Google this week wrought changes to its Chrome browser in the interest of saving the lives of laptop batteries all around the world. It also added a nifty tool to Chrome for Android that acts like an instant search tool for highlighted text.
Chrome is generally a good browser, but it is a known resource hog. It's not uncommon to see laptop battery life nosedive when using Chrome to surf the Web when compared to Safari, Opera, or Firefox. Google is finally owning up to this negative characteristic and taking steps to abate the problem.
To start, Google is sort of blaming Adobe's Flash technology, which is used to create rich content. Flash, says Google, "can put a squeeze on your laptop's battery." Google partnered with Adobe to see if they could strike a balance between great content and resource management, and they think they have it figured out.
"When you're on a web page that runs Flash, we'll intelligently pause content (like Flash animations) that aren't central to the Web page, while keeping central content (like a video) playing without interruption," explained Google. "If we accidentally pause something you were interested in, you can just click it to resume playback. This update significantly reduces power consumption, allowing you to surf the web longer before having to hunt for a power outlet."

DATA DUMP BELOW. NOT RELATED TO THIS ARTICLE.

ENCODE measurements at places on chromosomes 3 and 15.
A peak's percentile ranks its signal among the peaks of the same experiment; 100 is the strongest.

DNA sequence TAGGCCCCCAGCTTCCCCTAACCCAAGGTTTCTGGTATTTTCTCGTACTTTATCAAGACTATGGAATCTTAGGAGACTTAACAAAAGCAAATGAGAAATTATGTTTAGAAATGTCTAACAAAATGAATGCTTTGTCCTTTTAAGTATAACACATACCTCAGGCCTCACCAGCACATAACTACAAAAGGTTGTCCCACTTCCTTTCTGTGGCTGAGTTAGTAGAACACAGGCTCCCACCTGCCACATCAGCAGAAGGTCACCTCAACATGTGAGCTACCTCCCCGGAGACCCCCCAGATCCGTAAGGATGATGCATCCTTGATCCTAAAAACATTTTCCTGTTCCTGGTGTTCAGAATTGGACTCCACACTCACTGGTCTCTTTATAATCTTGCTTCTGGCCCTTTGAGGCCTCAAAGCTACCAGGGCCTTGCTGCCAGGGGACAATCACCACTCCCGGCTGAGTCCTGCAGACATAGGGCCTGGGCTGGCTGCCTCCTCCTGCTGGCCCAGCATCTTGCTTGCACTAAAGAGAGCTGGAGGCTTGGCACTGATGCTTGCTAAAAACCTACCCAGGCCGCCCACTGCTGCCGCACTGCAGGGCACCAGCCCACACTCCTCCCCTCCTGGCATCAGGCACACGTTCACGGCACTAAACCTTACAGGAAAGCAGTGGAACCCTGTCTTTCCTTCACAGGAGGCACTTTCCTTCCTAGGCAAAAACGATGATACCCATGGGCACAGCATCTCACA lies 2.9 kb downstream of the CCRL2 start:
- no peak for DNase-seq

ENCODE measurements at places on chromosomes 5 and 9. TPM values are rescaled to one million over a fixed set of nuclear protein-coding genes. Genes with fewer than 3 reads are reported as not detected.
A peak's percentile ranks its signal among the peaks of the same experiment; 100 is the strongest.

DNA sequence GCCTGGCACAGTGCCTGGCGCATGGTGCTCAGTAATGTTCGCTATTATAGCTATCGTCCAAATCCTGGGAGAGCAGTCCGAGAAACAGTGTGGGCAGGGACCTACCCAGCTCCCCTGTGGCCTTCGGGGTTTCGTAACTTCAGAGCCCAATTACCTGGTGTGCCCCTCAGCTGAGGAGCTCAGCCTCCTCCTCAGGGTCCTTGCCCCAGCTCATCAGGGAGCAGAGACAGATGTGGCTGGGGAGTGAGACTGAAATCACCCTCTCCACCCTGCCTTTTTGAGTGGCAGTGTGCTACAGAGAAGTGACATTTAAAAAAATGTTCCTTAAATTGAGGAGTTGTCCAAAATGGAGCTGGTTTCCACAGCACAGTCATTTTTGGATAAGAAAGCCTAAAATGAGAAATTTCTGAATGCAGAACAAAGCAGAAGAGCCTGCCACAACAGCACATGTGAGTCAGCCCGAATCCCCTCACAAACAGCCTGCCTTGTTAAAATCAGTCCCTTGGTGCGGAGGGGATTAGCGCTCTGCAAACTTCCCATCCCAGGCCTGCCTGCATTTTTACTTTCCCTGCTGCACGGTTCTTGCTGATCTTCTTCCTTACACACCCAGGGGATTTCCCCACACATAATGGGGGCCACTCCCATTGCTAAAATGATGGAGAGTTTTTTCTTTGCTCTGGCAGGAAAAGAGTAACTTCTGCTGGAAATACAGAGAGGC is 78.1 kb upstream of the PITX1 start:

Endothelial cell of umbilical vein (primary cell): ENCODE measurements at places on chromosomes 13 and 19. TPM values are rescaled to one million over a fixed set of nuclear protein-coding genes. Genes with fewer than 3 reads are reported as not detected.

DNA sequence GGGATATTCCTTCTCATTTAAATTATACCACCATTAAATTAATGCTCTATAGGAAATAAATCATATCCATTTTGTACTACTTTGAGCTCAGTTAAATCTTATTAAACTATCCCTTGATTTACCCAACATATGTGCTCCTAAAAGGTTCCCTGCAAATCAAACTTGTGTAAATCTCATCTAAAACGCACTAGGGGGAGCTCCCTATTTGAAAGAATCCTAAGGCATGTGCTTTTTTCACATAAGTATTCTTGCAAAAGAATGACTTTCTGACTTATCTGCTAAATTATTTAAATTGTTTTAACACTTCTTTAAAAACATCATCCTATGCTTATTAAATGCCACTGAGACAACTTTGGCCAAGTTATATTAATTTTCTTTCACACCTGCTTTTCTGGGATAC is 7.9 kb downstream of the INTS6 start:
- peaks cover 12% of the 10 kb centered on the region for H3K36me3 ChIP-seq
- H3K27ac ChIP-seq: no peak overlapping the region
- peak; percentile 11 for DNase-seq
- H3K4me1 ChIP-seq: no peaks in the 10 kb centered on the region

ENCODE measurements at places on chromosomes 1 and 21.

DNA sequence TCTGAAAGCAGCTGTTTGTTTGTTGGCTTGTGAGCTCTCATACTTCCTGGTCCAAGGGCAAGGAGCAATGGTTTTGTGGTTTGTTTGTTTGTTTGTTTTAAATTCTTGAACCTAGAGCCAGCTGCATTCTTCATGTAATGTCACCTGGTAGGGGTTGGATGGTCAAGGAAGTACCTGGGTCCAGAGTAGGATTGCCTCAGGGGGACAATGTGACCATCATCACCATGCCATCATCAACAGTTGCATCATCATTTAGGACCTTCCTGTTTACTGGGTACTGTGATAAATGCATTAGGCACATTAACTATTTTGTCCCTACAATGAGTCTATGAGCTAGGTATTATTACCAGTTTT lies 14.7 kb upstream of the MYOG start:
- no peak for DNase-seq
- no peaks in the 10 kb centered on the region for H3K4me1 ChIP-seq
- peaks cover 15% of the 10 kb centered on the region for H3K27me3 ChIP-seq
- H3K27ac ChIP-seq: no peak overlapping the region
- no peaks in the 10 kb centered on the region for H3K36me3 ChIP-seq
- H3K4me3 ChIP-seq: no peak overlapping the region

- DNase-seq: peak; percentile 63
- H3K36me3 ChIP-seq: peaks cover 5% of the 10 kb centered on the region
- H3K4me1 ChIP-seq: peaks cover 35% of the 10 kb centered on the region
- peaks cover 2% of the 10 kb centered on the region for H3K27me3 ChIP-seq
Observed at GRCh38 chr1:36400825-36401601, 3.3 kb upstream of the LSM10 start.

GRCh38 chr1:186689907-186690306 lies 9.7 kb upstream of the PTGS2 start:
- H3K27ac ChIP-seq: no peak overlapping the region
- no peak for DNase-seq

Google didn't explain how pausing Flash helps save battery life, so we're going to have to take the company at its word.
Google is making the change available in the latest build of Chrome Beta, which is available today. Google expects to push the new version to all Chrome users in the near future.
Google Now On Tap is one of coolest features being added to Android M. Most people will have to wait until the fall months for Now On Tap to reach their smartphones, but Google is offering a stand-in feature called Touch to Search.
[Read about the five best features of Android M.]
Some Android users have noticed a new feature that lets them highlight text within Chrome and view search results without leaving the Web page, according to Android Central. The feature is rolling out in limited fashion to the 2014 Motorola Moto X smartphone and is being pushed out directly by Google.
Touch to Search "sends the selected word and the current page as context to Google Search," explained Google in a screen prompt. Users can turn it off if they wish. Basically, anytime users highlight text on a Web site, Chrome will automatically perform a Google search for that text and display the results on the screen.
Touch to Search isn't quite as powerful as Now On Tap, which brings up contextually search results automatically, but it's a neat little feature to have until Now On Tap arrives later this year.